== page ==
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VMFA exhibits highlight artists preserving Black American legacies

Two posters hang from the ceiling. One reads "BENJAMIN WIGFALL & Communications Village" and the other reads "Whittfield Lovell: PASSAGES"
Alyssa Johnson
Two connected exhibits and the Virginia Museum of Fine Arts feature the work of pioneering Black artists.

The exhibits feature Richmond-native Benjamin Wigfall and New York–based Whitfield Lovell.

Two connected special exhibits at the Virginia Museum of Fine Arts highlight the work of pioneering Black artists: Richmond native Benjamin Wigfall and New York–based Whitfield Lovell, whose immersive look at Jackson Ward is featured.

“Chimneys” by Benjamin Wigfall — an abstract, vivid rendering of smokestacks from the now-defunct Marshall Street Viaduct in Richmond — is at the front of the first exhibition.

“It is so local, and inspired,” said exhibition co-curator Sarah Eckhardt about the painting. “I love [Wigfall’s] philosophy that he believes in the nobility of the ordinary. And I think that work really captures that sentiment”

When the VMFA first bought this piece in 1951, it made Wigfall the youngest artist in the museum’s collection — at the age of 21. Now, the gallery is full of pieces that honor his life’s work — and the legacy he left behind.

A painting of tall black objects with color interspersed
Virginia Museum of Fine Arts
Benjamin Wigfall's "Chimneys" depicts smokestacks from the now-defunct Marshall Street Viaducts.

Wigfall was a native of Richmond’s Church Hill neighborhood, who spent his life fostering community around art until his death in 2017.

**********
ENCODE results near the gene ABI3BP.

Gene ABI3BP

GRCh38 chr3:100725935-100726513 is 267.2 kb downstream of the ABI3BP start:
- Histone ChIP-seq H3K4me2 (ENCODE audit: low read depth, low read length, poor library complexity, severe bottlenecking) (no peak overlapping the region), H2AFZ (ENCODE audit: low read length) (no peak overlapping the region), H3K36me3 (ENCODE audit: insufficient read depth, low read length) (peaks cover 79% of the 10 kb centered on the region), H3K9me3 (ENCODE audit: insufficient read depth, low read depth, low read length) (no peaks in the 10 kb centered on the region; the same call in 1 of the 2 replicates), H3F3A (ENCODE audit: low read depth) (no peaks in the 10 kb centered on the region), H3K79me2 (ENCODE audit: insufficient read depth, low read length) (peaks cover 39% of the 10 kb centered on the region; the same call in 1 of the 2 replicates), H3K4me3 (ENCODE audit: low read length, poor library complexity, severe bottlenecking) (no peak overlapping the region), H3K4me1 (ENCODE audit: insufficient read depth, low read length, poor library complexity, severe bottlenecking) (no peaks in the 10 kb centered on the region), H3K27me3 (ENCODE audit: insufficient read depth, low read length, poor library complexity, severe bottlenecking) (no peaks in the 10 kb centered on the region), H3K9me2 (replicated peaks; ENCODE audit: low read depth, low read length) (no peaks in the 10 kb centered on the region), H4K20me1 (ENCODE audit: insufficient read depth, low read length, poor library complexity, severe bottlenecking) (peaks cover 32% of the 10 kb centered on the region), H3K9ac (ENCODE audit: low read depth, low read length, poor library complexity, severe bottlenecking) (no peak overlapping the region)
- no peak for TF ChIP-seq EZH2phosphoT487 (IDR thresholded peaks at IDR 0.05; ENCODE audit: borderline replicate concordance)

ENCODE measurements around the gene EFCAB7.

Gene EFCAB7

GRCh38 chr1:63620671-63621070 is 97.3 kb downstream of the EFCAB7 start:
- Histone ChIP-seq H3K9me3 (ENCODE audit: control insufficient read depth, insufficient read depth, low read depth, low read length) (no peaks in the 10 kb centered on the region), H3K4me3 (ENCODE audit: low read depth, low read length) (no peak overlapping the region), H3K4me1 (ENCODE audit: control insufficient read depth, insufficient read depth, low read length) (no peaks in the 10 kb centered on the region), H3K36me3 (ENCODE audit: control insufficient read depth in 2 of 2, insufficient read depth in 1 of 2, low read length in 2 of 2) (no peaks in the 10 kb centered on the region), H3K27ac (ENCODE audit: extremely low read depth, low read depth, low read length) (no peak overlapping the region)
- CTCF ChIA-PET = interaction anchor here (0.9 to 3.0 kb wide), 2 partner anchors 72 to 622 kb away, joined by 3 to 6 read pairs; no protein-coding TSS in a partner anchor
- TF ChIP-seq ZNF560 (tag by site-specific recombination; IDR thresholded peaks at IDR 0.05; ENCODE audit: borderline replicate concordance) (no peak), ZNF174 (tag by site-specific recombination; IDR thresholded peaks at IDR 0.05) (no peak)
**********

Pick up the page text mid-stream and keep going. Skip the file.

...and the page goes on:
Eckhardt said — although Wigfall was a pioneering and beloved artist — it was somewhat difficult to track down his individual works. Eckhardt and co-curator Drew Thompson worked with Wigfall’s family and estate to gain access to a vast archive of his artwork and documents.

“He was very humble, and he tended to put his energy into teaching and featuring other artists' work,” she said. “That archive really informed the way we approached the exhibition, because we were looking at how Benjamin Wigfall engaged community and how he wrote about it”

That community engagement is on full display in the middle section of the exhibit, which brings in artwork, writings and images from “Communications Village” — an art studio Wigfall founded in Kingston, New York. The “Village” functioned as a community space where young people could learn and share art.

Eckhardt shared what she views as one of the Communications Village’s primary philosophies.

“You don't have to leave your community to make art. You can find it around you,” she said. “And almost anything can be the subject of your art. You sometimes just have to change the way you're looking at it.”

Quotes from Wigfall’s former students can be found in a video screening — and on the walls of the exhibit.

“It was always dark, and then the lights came on. He was the light,” reads a message from Dina Washington and Theresa Thomas Washington.

A large portion of the Communications Village section is devoted to the art of printmaking. The Village hosted a number of printmaking courses, and Wigfall himself was a professor of printmaking at the State University of New York, New Paltz.

Eckhardt explained that the medium represents Communications Village’s spirit of collaboration.